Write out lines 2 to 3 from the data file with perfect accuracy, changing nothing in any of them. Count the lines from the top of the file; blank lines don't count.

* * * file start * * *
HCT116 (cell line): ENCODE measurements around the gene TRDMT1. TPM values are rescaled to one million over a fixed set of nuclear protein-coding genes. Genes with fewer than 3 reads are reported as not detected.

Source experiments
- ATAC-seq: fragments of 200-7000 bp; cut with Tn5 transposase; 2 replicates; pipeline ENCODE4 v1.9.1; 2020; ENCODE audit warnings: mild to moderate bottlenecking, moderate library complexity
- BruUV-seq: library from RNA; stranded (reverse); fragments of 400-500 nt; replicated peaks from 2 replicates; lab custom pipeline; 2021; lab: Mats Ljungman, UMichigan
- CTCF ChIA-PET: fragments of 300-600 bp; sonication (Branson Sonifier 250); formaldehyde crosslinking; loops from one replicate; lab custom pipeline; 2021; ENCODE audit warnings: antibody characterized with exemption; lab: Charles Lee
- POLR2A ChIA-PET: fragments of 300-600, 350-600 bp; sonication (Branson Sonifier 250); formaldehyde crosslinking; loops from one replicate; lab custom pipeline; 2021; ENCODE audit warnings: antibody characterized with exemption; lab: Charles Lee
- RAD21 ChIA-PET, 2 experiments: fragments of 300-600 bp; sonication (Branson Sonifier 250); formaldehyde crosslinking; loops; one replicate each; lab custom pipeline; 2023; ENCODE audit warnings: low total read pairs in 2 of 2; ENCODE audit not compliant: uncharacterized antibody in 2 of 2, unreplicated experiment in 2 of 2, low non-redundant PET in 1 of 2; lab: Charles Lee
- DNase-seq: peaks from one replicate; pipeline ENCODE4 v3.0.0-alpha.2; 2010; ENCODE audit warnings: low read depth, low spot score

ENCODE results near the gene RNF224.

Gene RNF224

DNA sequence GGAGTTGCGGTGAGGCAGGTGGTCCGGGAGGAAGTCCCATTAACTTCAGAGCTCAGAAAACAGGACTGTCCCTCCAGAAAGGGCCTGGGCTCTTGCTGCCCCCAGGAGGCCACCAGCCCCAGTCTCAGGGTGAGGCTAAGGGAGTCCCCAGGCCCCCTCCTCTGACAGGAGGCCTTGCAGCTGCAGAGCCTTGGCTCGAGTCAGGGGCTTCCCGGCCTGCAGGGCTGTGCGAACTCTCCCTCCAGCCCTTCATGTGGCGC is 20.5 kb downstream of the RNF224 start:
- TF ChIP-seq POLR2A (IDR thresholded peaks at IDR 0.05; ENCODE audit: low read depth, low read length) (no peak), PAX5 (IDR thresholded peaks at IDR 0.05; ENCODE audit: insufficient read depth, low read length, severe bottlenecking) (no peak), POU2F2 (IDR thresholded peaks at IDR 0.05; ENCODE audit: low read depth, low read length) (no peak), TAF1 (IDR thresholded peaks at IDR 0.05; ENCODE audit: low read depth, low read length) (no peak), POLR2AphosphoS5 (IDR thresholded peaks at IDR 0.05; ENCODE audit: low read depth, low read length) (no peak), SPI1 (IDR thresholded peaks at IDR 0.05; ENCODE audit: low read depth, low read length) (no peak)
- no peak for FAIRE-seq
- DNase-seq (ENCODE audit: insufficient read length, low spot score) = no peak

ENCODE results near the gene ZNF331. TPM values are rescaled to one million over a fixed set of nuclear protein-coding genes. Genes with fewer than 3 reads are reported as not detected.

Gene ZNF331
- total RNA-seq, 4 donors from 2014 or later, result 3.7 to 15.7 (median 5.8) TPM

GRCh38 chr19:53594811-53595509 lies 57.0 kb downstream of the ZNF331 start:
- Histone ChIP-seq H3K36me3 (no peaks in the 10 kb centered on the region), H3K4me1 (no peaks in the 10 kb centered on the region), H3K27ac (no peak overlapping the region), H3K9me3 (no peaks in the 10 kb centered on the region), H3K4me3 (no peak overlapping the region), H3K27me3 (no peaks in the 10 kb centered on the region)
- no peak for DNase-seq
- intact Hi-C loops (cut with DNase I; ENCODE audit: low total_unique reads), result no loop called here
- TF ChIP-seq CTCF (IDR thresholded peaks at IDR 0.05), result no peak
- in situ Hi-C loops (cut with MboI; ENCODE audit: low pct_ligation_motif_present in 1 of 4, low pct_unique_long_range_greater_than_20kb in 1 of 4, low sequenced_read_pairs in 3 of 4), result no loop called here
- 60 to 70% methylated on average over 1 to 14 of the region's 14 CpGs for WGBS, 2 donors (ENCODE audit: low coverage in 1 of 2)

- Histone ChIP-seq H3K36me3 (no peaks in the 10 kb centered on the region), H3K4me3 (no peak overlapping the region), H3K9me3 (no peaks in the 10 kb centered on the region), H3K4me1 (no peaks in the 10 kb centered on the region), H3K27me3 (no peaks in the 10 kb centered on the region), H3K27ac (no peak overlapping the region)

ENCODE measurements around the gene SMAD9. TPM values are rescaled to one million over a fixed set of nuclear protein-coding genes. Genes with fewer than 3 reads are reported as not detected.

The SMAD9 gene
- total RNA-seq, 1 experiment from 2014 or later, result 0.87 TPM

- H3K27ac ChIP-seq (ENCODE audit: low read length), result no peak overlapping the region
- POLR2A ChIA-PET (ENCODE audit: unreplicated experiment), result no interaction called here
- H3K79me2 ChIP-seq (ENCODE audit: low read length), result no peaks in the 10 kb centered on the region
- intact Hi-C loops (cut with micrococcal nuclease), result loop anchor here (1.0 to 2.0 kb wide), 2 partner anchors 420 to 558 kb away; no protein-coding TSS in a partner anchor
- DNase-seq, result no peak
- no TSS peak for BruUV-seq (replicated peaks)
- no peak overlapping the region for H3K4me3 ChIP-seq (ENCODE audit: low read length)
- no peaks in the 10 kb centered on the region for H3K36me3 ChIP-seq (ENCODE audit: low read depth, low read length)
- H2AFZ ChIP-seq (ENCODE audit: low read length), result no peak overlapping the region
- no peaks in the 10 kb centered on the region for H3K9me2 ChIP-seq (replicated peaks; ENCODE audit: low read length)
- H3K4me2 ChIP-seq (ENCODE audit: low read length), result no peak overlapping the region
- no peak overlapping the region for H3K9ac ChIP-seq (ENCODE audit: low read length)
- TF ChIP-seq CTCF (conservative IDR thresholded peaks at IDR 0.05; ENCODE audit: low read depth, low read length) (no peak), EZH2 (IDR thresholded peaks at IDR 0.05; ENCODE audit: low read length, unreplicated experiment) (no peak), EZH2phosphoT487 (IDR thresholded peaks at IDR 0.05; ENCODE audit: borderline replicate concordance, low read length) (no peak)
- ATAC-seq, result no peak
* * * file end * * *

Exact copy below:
Source experiments
- ATAC-seq: fragments of 200-7000 bp; cut with Tn5 transposase; 2 replicates; pipeline ENCODE4 v1.9.1; 2020; ENCODE audit warnings: mild to moderate bottlenecking, moderate library complexity